Peppered throughout the museum’s five rooms, each curated to present a thematic presentation, are cards that contain tidbits of information on some of the pieces: what they were used for, what they were made from, when were they popular. Except for the last room where all the religious icons are displayed, the rest of the rooms had their contents arranged to evoke the feel of a classic Filipino home: a sala, a bedroom, a child’s room. Mixed with the solid furniture made of narra and molave are smaller home items such as woven baskets, china plates, small items of curiosities, and even a once-working turntable, all meant to evoke the feeling of home—at least, a facsimile of it. “I grew up surrounded by these old pieces so they don’t creep me out anymore,” Theresa says with a laugh. “Before we put up the museum, they were all in our house—a number of them still are—so I’m very much used to them.”
At the last room, wooden and plaster figures of saints, Mary, and Jesus abound—a slightly disconcerting sight, as most of the statues’ hands are missing, and a figure of the Virgin Mary carrying an infant Jesus had her eyes gouged out. Theresa explains, “I’ve read that old religious statues used to have their hands made from gold, and their eyes with diamonds and precious stones, which people would then steal.” The oldest piece in their collection, she continues, is a representation of God—“not Jesus but of God”—housed within a frame, “but we don’t have it on display currently.” Pieces are routinely added and rotated with other items from her father’s still growing collection, and Theresa continues to do research on what other wonders would his priceless treasure trove still yield.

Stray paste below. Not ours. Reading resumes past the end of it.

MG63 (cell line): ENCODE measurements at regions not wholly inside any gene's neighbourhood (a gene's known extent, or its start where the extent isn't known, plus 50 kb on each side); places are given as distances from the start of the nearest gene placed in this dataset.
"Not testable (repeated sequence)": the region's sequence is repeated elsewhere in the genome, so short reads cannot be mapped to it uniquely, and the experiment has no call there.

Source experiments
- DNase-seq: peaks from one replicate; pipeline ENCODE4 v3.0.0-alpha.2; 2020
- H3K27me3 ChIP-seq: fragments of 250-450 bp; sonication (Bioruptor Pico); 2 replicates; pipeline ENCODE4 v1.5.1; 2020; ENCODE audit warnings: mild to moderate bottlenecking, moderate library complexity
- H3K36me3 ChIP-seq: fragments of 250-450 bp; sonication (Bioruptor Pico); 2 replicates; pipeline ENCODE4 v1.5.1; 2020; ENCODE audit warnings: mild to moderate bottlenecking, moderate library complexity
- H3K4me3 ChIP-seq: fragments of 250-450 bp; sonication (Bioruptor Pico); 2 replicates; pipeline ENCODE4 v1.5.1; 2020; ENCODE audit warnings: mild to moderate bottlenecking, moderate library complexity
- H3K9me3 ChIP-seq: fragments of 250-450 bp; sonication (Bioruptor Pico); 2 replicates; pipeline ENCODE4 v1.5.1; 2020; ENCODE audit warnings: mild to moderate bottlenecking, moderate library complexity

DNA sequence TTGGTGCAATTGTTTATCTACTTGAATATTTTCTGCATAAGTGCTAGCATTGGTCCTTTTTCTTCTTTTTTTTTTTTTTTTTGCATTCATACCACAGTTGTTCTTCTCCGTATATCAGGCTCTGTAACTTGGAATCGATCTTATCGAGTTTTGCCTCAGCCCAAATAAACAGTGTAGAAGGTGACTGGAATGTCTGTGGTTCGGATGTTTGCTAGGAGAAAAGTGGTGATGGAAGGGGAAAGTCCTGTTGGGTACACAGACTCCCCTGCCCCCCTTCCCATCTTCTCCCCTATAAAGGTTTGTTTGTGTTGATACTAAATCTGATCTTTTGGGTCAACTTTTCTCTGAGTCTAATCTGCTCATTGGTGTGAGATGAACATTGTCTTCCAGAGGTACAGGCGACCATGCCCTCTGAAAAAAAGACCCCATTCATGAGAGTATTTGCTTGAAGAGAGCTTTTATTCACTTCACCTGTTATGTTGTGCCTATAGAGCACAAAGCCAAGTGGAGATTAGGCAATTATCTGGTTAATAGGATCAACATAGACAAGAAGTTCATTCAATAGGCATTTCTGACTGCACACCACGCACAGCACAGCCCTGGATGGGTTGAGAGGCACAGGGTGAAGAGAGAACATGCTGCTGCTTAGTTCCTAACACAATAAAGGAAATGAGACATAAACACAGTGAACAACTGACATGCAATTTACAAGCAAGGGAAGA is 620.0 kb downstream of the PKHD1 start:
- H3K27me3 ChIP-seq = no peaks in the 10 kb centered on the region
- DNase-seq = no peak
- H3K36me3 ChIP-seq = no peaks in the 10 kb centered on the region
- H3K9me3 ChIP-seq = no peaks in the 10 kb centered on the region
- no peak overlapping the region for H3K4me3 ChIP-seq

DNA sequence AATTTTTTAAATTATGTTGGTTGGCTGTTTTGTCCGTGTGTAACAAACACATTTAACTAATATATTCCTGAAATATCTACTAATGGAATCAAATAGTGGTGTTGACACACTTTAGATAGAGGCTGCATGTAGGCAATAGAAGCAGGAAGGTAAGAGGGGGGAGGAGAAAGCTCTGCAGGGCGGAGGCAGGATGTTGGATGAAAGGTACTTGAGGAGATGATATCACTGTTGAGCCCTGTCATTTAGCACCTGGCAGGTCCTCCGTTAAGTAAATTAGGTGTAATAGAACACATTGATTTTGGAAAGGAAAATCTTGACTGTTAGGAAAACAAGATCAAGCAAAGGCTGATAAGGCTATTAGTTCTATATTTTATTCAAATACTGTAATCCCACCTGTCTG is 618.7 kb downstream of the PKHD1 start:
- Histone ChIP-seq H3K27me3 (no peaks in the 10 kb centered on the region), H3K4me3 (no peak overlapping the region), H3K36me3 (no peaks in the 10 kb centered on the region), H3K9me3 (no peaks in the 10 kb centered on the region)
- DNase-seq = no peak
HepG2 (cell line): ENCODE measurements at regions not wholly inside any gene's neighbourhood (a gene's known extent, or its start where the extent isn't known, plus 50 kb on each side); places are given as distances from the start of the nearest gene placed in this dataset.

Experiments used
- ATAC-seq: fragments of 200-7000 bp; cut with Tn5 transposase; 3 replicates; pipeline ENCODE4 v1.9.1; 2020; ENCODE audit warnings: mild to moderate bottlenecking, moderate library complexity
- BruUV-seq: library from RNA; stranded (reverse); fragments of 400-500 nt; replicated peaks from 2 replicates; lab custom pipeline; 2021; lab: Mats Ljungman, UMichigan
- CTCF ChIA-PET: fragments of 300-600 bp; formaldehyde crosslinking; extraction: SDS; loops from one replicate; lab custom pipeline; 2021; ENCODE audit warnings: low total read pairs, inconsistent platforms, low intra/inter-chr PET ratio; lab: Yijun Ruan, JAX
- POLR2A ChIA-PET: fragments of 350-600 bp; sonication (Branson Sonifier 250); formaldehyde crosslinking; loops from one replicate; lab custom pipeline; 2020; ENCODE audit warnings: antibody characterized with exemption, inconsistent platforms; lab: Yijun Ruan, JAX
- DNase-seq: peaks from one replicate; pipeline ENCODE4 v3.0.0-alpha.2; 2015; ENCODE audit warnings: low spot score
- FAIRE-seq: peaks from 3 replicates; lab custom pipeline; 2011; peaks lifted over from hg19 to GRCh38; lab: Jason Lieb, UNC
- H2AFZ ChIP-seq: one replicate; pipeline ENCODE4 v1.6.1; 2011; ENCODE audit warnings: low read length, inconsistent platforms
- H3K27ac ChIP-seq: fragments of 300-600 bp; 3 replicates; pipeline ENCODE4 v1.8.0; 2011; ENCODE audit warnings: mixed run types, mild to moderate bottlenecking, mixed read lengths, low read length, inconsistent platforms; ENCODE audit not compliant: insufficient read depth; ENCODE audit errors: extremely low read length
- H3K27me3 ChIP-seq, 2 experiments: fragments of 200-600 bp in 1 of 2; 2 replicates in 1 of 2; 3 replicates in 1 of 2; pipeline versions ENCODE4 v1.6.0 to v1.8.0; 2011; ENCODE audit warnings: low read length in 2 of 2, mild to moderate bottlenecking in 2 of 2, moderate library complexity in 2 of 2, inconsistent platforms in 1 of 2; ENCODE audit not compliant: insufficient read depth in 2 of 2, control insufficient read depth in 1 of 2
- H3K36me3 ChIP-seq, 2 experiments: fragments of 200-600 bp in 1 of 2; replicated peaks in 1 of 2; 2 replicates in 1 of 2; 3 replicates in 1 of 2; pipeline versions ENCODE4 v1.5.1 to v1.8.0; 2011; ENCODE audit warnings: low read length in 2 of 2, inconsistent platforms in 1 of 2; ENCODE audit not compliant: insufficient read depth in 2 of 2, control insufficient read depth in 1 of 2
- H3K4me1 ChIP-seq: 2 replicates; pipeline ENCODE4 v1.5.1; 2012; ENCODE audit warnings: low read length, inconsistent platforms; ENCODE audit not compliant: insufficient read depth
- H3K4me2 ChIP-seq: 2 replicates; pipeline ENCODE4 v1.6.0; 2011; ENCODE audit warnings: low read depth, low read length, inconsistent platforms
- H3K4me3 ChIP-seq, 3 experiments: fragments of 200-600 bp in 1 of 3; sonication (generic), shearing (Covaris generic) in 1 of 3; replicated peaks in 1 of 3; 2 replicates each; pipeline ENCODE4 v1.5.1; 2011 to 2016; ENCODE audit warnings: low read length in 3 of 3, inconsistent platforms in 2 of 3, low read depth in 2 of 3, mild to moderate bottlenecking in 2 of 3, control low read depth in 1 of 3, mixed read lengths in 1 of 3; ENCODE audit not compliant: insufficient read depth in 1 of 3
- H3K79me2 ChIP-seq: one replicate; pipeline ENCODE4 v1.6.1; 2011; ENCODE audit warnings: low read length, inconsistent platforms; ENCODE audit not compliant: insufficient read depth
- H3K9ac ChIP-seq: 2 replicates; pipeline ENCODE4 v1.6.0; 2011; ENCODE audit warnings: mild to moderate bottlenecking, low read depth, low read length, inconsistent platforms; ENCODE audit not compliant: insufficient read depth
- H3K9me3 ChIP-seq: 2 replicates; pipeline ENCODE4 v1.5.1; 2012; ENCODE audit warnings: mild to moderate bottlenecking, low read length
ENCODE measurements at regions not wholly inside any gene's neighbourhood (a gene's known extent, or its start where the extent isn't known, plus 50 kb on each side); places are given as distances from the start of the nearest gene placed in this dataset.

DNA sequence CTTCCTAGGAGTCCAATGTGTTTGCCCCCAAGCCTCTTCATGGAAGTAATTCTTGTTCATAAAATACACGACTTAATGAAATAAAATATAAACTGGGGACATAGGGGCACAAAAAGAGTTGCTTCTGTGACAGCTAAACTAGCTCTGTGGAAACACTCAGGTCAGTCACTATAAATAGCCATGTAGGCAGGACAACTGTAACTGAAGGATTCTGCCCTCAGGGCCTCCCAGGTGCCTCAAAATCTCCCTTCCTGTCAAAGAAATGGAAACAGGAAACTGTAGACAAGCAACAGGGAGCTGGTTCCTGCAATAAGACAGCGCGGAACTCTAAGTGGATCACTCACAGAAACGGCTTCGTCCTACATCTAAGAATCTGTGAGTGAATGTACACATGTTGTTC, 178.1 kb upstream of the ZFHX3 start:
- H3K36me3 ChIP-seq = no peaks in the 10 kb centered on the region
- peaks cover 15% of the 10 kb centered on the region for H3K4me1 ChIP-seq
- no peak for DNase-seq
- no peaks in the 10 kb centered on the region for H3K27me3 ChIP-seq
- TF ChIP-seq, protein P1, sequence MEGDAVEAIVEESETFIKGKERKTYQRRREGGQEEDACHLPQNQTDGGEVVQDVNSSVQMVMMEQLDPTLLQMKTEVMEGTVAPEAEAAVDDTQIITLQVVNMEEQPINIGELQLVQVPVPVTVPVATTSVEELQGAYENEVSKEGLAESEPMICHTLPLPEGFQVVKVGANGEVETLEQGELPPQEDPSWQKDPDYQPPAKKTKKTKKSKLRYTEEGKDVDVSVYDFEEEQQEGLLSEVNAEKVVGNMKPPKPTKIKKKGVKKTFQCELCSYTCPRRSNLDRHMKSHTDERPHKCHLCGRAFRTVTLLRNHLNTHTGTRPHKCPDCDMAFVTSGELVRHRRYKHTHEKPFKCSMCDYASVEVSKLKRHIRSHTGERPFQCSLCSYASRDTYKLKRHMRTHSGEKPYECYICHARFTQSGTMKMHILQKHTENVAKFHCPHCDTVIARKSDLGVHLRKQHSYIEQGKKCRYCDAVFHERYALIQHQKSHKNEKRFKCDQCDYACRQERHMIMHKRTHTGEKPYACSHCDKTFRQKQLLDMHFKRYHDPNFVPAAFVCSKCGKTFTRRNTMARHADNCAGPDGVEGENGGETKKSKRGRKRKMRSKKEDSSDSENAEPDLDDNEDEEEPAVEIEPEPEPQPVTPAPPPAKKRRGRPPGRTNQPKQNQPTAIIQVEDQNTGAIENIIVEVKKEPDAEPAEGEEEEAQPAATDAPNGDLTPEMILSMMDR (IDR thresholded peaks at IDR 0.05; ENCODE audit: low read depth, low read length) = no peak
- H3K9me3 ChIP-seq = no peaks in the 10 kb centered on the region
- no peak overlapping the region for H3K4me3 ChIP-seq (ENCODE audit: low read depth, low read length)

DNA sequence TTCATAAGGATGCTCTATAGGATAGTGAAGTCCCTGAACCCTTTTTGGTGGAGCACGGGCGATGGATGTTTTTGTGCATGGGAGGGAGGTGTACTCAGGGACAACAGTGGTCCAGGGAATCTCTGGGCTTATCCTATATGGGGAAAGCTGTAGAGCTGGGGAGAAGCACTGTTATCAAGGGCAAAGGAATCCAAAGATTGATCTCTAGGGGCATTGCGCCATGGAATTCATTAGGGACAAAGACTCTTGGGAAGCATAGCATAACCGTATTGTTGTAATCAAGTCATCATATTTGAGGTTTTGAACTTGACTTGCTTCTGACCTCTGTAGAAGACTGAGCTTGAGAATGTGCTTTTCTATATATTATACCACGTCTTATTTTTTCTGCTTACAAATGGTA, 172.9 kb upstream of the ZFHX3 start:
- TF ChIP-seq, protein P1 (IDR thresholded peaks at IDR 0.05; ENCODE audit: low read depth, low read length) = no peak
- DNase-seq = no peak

“Philippine antiques are part of our history, our cultural heritage, our past, and our present lives. These items give us ideas and revive memories of how life was like then.” Roy Empalmado
“The National Museum once offered help to us in curating the pieces we have here,” Roy shares. “We are open to collaborate with other museums in the country to share our antique collection with others and to rejuvenate our cultural heritage.” He dreams of the president paying a visit to the museum in the near future.
Plans for the expansion of the museum to the second floor are underway, with the Empalmados hoping to finish the work by next year. For now, the cozy, slightly cluttered feeling of the space is reminiscent of an ancestral home, especially with a wooden staircase in the narrow corridor—a feature that was part of the building’s original structure—going nowhere. With the pieces’ origins ranging from the 1800s to the 1960s, their combination imparts the sensation of a space that has seen generations come and go. “We named the place Sulyap because it provides a glimpse of the past,” Theresa says. And contained within that glimpse is a multitude of stories lived, worthy of being remembered.
This story originally appeared in Southern Living, March 2017.